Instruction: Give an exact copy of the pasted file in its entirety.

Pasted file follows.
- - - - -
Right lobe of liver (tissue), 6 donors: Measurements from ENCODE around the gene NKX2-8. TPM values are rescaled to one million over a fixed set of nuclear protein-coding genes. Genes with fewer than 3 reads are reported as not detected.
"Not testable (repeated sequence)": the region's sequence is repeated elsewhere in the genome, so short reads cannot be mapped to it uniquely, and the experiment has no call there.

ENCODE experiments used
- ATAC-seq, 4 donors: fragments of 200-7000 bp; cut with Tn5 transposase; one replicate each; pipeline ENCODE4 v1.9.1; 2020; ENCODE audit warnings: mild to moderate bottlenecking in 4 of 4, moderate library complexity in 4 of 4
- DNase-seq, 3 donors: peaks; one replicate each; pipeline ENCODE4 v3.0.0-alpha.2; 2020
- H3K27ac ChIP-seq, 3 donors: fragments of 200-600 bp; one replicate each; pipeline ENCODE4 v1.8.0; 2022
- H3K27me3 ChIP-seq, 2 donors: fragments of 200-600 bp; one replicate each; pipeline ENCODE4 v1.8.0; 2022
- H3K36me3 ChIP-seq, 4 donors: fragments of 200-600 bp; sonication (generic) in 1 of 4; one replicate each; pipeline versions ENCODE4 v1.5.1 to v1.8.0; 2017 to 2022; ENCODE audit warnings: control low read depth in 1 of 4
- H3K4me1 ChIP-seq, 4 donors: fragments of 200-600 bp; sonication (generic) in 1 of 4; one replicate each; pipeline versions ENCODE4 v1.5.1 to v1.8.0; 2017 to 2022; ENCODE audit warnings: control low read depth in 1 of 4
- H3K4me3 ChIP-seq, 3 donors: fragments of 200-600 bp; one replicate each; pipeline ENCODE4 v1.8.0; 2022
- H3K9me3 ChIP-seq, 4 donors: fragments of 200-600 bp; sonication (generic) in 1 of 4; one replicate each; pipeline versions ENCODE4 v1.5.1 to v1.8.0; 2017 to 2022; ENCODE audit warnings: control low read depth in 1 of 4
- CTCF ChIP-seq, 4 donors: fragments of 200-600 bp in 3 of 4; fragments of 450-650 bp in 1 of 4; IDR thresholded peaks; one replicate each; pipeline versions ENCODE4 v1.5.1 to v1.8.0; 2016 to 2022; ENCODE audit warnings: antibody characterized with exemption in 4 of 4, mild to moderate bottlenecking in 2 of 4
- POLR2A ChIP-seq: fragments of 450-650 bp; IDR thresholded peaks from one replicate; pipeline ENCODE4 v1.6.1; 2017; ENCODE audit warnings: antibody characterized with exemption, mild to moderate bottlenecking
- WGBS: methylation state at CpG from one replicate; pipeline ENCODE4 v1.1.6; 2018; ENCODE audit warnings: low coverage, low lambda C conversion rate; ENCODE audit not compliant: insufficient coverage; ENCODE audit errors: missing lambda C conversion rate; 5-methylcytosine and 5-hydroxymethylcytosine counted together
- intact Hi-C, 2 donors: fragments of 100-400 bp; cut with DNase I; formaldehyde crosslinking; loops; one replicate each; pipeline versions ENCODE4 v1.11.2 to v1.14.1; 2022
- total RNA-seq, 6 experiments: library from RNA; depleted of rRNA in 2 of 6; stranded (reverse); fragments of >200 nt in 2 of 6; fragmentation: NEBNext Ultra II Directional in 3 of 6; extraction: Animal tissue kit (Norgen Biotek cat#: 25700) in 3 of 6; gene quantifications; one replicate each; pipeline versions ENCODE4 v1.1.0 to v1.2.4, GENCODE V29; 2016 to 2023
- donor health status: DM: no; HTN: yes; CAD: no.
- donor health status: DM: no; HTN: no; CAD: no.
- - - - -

Right lobe of liver (tissue), 6 donors: Measurements from ENCODE around the gene NKX2-8. TPM values are rescaled to one million over a fixed set of nuclear protein-coding genes. Genes with fewer than 3 reads are reported as not detected.
"Not testable (repeated sequence)": the region's sequence is repeated elsewhere in the genome, so short reads cannot be mapped to it uniquely, and the experiment has no call there.

ENCODE experiments used
- ATAC-seq, 4 donors: fragments of 200-7000 bp; cut with Tn5 transposase; one replicate each; pipeline ENCODE4 v1.9.1; 2020; ENCODE audit warnings: mild to moderate bottlenecking in 4 of 4, moderate library complexity in 4 of 4
- DNase-seq, 3 donors: peaks; one replicate each; pipeline ENCODE4 v3.0.0-alpha.2; 2020
- H3K27ac ChIP-seq, 3 donors: fragments of 200-600 bp; one replicate each; pipeline ENCODE4 v1.8.0; 2022
- H3K27me3 ChIP-seq, 2 donors: fragments of 200-600 bp; one replicate each; pipeline ENCODE4 v1.8.0; 2022
- H3K36me3 ChIP-seq, 4 donors: fragments of 200-600 bp; sonication (generic) in 1 of 4; one replicate each; pipeline versions ENCODE4 v1.5.1 to v1.8.0; 2017 to 2022; ENCODE audit warnings: control low read depth in 1 of 4
- H3K4me1 ChIP-seq, 4 donors: fragments of 200-600 bp; sonication (generic) in 1 of 4; one replicate each; pipeline versions ENCODE4 v1.5.1 to v1.8.0; 2017 to 2022; ENCODE audit warnings: control low read depth in 1 of 4
- H3K4me3 ChIP-seq, 3 donors: fragments of 200-600 bp; one replicate each; pipeline ENCODE4 v1.8.0; 2022
- H3K9me3 ChIP-seq, 4 donors: fragments of 200-600 bp; sonication (generic) in 1 of 4; one replicate each; pipeline versions ENCODE4 v1.5.1 to v1.8.0; 2017 to 2022; ENCODE audit warnings: control low read depth in 1 of 4
- CTCF ChIP-seq, 4 donors: fragments of 200-600 bp in 3 of 4; fragments of 450-650 bp in 1 of 4; IDR thresholded peaks; one replicate each; pipeline versions ENCODE4 v1.5.1 to v1.8.0; 2016 to 2022; ENCODE audit warnings: antibody characterized with exemption in 4 of 4, mild to moderate bottlenecking in 2 of 4
- POLR2A ChIP-seq: fragments of 450-650 bp; IDR thresholded peaks from one replicate; pipeline ENCODE4 v1.6.1; 2017; ENCODE audit warnings: antibody characterized with exemption, mild to moderate bottlenecking
- WGBS: methylation state at CpG from one replicate; pipeline ENCODE4 v1.1.6; 2018; ENCODE audit warnings: low coverage, low lambda C conversion rate; ENCODE audit not compliant: insufficient coverage; ENCODE audit errors: missing lambda C conversion rate; 5-methylcytosine and 5-hydroxymethylcytosine counted together
- intact Hi-C, 2 donors: fragments of 100-400 bp; cut with DNase I; formaldehyde crosslinking; loops; one replicate each; pipeline versions ENCODE4 v1.11.2 to v1.14.1; 2022
- total RNA-seq, 6 experiments: library from RNA; depleted of rRNA in 2 of 6; stranded (reverse); fragments of >200 nt in 2 of 6; fragmentation: NEBNext Ultra II Directional in 3 of 6; extraction: Animal tissue kit (Norgen Biotek cat#: 25700) in 3 of 6; gene quantifications; one replicate each; pipeline versions ENCODE4 v1.1.0 to v1.2.4, GENCODE V29; 2016 to 2023
- donor health status: DM: no; HTN: yes; CAD: no.
- donor health status: DM: no; HTN: no; CAD: no.